Injuries keep two Pelicans from USA participation this time

by Jim Eichenhofer
@Jim_Eichenhofer

LAS VEGAS – For long stretches of USA Basketball’s annual showcase game a year ago in Las Vegas, the promising long-term future of the New Orleans Pelicans was on impressive display. While Pelicans forward Anthony Davis was busy staking a legitimate claim as one of the two best players on the floor – Cleveland’s Kyrie Irving was the night’s MVP – guard Jrue Holiday and forward Ryan Anderson also excelled against elite competition. Davis racked up 23 points (on 10-for-13 shooting) and seven rebounds in just 27 minutes. Holiday’s all-around skill set yielded 12 points, seven rebounds and five assists. Anderson went 3-for-3 from three-point range, showing the long-distance accuracy that led to his USA invitation.

Unfortunately for the Pelicans, that July 26 exhibition proved to be one of the few times all three players would be on the court at the same time. As a result of intermittent and ultimately season-ending injuries to Holiday and Anderson, the Pelicans’ USA Basketball trio was simultaneously in uniform for only 15 regular season games. New Orleans went 9-6 in those contests, but just 25-42 in other games.

Neither Holiday (right tibia stress fracture) nor Anderson (herniated cervical disc) played beyond the first week of January, misfortune that also carried into their potential 2014 USA Basketball activities. With both players currently rehabilitating and trying to get back on the court this summer, participation with the American team was out of the question.

“Both of them can really play,” Davis said of his Pelicans teammates after a USA practice. “Both of them have amazing talent. Unfortunately they got injured during the season, which didn’t allow them to be here. They both played well in that Blue-White (showcase) game. I’m pretty sure they’ll get another opportunity next go-around. But right now we’re just trying to get them right for the NBA season.”

Pelicans four-year head coach and USA assistant Monty Williams is taking a glass-half-full approach to the situation, saying that the duo’s lengthy time away from basketball could pay dividends down the road, particularly during the exhausting 82-game schedule.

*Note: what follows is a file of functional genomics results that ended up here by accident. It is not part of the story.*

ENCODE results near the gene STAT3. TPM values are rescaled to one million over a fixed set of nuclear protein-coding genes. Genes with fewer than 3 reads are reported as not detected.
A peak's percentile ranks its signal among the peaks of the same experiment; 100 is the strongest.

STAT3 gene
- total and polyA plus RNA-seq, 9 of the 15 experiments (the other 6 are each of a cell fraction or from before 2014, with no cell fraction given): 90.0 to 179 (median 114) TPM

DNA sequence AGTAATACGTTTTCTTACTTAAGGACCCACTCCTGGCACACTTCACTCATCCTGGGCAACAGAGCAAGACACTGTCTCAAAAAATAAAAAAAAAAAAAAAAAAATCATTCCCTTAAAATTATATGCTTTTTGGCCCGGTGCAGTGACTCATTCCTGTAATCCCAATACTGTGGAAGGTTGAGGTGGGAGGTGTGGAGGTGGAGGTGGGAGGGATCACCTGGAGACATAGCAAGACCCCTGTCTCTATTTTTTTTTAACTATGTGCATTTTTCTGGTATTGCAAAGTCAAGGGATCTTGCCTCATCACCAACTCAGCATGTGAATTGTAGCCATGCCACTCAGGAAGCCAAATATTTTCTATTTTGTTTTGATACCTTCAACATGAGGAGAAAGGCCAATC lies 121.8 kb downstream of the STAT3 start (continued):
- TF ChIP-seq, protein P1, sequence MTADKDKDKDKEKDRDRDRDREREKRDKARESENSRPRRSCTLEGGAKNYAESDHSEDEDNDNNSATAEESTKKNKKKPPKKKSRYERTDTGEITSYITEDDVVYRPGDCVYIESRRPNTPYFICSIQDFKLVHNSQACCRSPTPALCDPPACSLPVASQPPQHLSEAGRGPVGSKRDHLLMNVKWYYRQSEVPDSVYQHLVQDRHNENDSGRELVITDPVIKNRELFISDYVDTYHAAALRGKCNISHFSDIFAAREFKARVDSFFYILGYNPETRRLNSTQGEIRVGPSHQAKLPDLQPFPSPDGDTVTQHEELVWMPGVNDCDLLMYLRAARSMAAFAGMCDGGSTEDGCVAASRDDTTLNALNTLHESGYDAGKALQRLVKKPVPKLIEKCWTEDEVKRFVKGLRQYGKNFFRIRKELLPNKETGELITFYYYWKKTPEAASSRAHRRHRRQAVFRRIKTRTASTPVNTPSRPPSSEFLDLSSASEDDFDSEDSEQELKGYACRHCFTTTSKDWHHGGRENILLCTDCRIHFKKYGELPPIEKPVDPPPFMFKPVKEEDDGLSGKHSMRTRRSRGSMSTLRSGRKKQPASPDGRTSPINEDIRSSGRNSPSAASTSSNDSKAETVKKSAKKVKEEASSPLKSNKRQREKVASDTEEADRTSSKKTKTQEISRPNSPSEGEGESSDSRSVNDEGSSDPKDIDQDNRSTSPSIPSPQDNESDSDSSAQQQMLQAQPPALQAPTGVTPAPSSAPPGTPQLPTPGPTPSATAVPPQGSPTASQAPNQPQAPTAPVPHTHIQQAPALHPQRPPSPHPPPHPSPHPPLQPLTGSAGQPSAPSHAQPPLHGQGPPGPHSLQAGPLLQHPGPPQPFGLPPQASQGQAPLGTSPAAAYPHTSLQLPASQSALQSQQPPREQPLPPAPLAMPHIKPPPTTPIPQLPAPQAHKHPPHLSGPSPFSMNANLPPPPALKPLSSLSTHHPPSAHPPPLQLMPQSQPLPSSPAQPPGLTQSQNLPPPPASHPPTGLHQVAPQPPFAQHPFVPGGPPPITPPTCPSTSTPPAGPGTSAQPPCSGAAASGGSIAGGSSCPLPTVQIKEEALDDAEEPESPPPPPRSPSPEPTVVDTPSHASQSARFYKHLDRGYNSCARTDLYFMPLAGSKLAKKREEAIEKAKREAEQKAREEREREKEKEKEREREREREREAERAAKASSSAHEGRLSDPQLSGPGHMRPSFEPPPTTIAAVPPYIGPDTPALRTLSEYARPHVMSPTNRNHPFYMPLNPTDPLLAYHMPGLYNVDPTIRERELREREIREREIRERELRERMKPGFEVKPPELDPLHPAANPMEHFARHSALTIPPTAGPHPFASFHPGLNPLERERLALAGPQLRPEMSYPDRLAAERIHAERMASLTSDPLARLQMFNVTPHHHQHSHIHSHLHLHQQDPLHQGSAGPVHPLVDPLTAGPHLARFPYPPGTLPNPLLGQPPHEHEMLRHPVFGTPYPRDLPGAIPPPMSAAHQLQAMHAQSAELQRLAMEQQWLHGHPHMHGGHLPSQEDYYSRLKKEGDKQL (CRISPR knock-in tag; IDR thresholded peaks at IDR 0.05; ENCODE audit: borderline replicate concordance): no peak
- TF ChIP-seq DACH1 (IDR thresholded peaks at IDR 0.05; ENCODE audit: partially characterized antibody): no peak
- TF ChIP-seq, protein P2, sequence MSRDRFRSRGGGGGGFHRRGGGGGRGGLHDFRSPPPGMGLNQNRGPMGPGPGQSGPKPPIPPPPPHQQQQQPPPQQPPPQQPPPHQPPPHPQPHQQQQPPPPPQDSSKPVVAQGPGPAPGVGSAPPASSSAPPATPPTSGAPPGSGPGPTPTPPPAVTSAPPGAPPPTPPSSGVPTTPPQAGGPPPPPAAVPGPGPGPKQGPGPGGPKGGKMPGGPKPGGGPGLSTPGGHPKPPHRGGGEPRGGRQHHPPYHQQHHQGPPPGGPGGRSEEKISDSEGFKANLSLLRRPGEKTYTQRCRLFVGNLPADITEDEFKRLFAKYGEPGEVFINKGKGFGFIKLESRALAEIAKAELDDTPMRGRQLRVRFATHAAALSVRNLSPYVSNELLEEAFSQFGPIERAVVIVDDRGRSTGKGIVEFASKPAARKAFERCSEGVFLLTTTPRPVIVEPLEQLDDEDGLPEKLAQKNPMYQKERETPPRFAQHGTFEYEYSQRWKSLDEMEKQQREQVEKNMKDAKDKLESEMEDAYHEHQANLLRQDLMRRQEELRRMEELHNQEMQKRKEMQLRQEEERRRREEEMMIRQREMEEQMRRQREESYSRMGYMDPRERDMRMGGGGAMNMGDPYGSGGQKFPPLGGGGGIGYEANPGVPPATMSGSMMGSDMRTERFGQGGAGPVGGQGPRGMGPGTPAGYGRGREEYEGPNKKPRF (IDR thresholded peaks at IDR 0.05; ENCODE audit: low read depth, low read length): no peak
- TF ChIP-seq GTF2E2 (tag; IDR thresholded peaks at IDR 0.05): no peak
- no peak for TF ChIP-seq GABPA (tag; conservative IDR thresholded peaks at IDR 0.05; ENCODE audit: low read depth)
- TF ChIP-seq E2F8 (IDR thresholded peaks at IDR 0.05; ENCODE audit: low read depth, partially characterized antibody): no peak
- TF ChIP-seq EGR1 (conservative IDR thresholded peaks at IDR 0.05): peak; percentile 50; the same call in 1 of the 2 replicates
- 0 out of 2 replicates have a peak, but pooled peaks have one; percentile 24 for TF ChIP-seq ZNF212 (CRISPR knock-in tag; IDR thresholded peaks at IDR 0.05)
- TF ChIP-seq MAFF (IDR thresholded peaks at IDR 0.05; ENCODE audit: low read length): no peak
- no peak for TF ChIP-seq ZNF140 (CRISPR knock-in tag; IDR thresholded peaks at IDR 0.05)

“I look at it both ways. They’re missing out on this, but they’re two guys who play a ton of minutes. So, it’s a blessing that they’re getting good rest,” Williams said. “They’re going to be a bit rusty when they come back, but I think they’ll be fresher. I’d love to have them here. I think they both would have a good chance to make this team. And yet, you can’t do anything about injuries. It’s part of the game.”

The 26-year-old Anderson and 24-year-old Holiday fit the current prototype for the USA roster, as talented young players who still haven’t entered their basketball prime. Anderson is an even more dangerous three-point shooter in the international game, which uses a shorter-distance three-point line than the NBA. Holiday’s defense and multi-dimensional offense allow him to provide whatever a team needs, an invaluable trait for a point guard surrounded by world-class talent.

“Ryan with his shooting ability, and Jrue with his aggressiveness on the ball defensively,” Davis said of their national-team strengths. “And (Holiday) can definitely score the ball with the best of them. They both bring something different to the table and things that can definitely help USA.”

Anderson and Holiday could be back in consideration for Team USA next summer. If the American squad wins gold at the FIBA World Cup in Spain (Aug. 30-Sept. 14), it will earn an automatic bid to the 2016 Olympics. By that summer, the two Pelicans will still only be 28 and 26 years of age.

“Just being around any atmosphere like this and playing against the best players, it only helps your game,” Williams said of the benefits of international competition. “You may pick up something about the way another player works, or from hearing different coaching styles. I think it adds to who you are as a player.”

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